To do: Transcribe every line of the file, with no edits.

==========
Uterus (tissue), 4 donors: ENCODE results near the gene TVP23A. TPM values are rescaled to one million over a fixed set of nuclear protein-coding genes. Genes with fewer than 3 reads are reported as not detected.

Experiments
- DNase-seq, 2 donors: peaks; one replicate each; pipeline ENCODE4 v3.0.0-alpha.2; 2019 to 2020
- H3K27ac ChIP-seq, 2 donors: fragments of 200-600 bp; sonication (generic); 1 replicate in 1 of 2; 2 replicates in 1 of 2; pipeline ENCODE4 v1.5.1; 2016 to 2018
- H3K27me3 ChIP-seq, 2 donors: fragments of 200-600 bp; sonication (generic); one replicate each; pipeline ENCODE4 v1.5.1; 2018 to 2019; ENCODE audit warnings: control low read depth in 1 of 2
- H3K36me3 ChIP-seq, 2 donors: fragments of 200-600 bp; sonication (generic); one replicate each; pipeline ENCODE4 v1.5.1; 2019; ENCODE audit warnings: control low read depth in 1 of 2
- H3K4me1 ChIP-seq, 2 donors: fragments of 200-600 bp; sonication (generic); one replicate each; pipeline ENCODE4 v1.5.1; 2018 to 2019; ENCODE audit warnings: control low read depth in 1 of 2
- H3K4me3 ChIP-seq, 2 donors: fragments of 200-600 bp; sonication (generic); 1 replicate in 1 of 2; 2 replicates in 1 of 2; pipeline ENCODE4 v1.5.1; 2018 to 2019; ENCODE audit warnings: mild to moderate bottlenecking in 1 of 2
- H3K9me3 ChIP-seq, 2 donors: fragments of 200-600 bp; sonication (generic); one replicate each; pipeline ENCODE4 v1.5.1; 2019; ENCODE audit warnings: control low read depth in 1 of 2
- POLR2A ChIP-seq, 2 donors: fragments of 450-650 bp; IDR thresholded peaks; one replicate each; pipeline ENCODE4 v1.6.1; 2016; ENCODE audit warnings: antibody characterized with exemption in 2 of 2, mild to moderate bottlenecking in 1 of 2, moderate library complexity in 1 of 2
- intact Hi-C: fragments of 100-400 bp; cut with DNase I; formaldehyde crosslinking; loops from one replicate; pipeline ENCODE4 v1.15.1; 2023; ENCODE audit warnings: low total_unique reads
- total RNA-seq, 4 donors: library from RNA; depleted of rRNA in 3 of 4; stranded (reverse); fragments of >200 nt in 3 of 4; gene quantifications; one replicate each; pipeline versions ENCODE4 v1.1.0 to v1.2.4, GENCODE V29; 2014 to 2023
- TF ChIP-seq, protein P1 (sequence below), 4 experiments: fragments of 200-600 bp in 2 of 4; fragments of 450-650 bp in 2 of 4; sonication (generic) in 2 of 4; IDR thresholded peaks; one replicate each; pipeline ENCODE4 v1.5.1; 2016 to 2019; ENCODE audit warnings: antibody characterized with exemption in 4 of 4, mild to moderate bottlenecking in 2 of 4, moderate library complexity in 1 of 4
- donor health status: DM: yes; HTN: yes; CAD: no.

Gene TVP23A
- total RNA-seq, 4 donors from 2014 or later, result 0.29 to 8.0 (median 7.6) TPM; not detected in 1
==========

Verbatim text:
Uterus (tissue), 4 donors: ENCODE results near the gene TVP23A. TPM values are rescaled to one million over a fixed set of nuclear protein-coding genes. Genes with fewer than 3 reads are reported as not detected.

Experiments
- DNase-seq, 2 donors: peaks; one replicate each; pipeline ENCODE4 v3.0.0-alpha.2; 2019 to 2020
- H3K27ac ChIP-seq, 2 donors: fragments of 200-600 bp; sonication (generic); 1 replicate in 1 of 2; 2 replicates in 1 of 2; pipeline ENCODE4 v1.5.1; 2016 to 2018
- H3K27me3 ChIP-seq, 2 donors: fragments of 200-600 bp; sonication (generic); one replicate each; pipeline ENCODE4 v1.5.1; 2018 to 2019; ENCODE audit warnings: control low read depth in 1 of 2
- H3K36me3 ChIP-seq, 2 donors: fragments of 200-600 bp; sonication (generic); one replicate each; pipeline ENCODE4 v1.5.1; 2019; ENCODE audit warnings: control low read depth in 1 of 2
- H3K4me1 ChIP-seq, 2 donors: fragments of 200-600 bp; sonication (generic); one replicate each; pipeline ENCODE4 v1.5.1; 2018 to 2019; ENCODE audit warnings: control low read depth in 1 of 2
- H3K4me3 ChIP-seq, 2 donors: fragments of 200-600 bp; sonication (generic); 1 replicate in 1 of 2; 2 replicates in 1 of 2; pipeline ENCODE4 v1.5.1; 2018 to 2019; ENCODE audit warnings: mild to moderate bottlenecking in 1 of 2
- H3K9me3 ChIP-seq, 2 donors: fragments of 200-600 bp; sonication (generic); one replicate each; pipeline ENCODE4 v1.5.1; 2019; ENCODE audit warnings: control low read depth in 1 of 2
- POLR2A ChIP-seq, 2 donors: fragments of 450-650 bp; IDR thresholded peaks; one replicate each; pipeline ENCODE4 v1.6.1; 2016; ENCODE audit warnings: antibody characterized with exemption in 2 of 2, mild to moderate bottlenecking in 1 of 2, moderate library complexity in 1 of 2
- intact Hi-C: fragments of 100-400 bp; cut with DNase I; formaldehyde crosslinking; loops from one replicate; pipeline ENCODE4 v1.15.1; 2023; ENCODE audit warnings: low total_unique reads
- total RNA-seq, 4 donors: library from RNA; depleted of rRNA in 3 of 4; stranded (reverse); fragments of >200 nt in 3 of 4; gene quantifications; one replicate each; pipeline versions ENCODE4 v1.1.0 to v1.2.4, GENCODE V29; 2014 to 2023
- TF ChIP-seq, protein P1 (sequence below), 4 experiments: fragments of 200-600 bp in 2 of 4; fragments of 450-650 bp in 2 of 4; sonication (generic) in 2 of 4; IDR thresholded peaks; one replicate each; pipeline ENCODE4 v1.5.1; 2016 to 2019; ENCODE audit warnings: antibody characterized with exemption in 4 of 4, mild to moderate bottlenecking in 2 of 4, moderate library complexity in 1 of 4
- donor health status: DM: yes; HTN: yes; CAD: no.

Gene TVP23A
- total RNA-seq, 4 donors from 2014 or later, result 0.29 to 8.0 (median 7.6) TPM; not detected in 1